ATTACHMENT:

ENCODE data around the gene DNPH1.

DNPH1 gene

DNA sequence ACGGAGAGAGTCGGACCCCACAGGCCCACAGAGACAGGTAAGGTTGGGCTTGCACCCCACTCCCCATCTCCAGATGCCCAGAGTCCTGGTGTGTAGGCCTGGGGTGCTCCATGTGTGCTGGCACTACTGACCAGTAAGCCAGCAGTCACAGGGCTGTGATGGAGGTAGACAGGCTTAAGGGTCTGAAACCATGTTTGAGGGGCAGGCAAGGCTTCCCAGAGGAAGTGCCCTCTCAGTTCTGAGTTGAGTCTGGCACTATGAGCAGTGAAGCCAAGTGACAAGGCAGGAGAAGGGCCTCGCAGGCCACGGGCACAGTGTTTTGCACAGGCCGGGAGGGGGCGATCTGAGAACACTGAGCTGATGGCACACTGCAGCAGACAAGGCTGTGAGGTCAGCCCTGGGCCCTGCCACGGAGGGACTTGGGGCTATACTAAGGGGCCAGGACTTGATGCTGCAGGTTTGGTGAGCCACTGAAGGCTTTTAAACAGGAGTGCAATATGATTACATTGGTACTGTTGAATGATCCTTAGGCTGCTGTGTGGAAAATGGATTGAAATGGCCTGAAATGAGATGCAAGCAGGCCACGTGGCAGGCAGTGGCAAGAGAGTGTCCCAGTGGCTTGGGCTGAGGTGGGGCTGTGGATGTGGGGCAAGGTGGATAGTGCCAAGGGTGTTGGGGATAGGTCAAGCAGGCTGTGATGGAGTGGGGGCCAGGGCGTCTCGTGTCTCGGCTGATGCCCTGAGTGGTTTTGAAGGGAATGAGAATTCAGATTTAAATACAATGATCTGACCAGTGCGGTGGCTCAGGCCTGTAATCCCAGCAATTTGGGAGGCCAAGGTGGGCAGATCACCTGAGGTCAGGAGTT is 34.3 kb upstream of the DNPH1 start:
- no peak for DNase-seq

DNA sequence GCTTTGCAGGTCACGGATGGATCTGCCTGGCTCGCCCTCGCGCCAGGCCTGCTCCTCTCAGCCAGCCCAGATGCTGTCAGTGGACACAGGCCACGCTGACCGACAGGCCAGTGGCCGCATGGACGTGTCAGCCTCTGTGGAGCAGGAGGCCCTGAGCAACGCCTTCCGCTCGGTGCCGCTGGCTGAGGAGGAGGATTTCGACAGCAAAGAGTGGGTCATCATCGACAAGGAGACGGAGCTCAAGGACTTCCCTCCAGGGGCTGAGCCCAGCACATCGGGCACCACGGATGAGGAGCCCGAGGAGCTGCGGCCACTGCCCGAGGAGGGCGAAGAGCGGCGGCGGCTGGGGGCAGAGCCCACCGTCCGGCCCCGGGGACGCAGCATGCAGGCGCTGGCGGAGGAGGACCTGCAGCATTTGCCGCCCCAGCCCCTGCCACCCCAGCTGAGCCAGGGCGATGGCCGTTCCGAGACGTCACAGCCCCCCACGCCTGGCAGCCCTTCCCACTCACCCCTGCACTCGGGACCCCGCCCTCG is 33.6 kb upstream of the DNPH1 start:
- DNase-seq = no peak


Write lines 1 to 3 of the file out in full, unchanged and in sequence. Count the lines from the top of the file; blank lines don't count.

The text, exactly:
ENCODE data around the gene DNPH1.

DNPH1 gene

DNA sequence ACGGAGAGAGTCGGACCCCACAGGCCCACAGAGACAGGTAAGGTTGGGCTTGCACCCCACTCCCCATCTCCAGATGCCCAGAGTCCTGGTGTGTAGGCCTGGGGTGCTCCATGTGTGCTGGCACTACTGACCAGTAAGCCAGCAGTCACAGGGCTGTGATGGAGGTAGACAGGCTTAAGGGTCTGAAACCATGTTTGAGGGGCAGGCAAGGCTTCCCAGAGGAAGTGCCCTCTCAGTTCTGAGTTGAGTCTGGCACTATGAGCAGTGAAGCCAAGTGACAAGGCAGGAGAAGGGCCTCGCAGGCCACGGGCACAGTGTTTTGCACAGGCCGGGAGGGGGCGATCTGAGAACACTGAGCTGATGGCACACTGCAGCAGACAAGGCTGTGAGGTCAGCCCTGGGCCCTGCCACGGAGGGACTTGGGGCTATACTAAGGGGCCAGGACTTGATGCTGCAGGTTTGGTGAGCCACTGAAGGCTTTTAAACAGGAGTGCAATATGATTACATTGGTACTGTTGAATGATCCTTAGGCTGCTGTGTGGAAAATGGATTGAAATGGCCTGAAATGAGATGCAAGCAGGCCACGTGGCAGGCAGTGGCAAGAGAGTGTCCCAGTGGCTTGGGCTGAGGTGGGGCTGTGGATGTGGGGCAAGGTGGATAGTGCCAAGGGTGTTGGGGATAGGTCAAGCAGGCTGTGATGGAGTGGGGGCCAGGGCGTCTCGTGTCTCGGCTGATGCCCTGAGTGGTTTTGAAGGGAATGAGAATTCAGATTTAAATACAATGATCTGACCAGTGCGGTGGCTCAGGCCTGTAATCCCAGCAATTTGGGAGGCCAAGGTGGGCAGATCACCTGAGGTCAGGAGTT is 34.3 kb upstream of the DNPH1 start: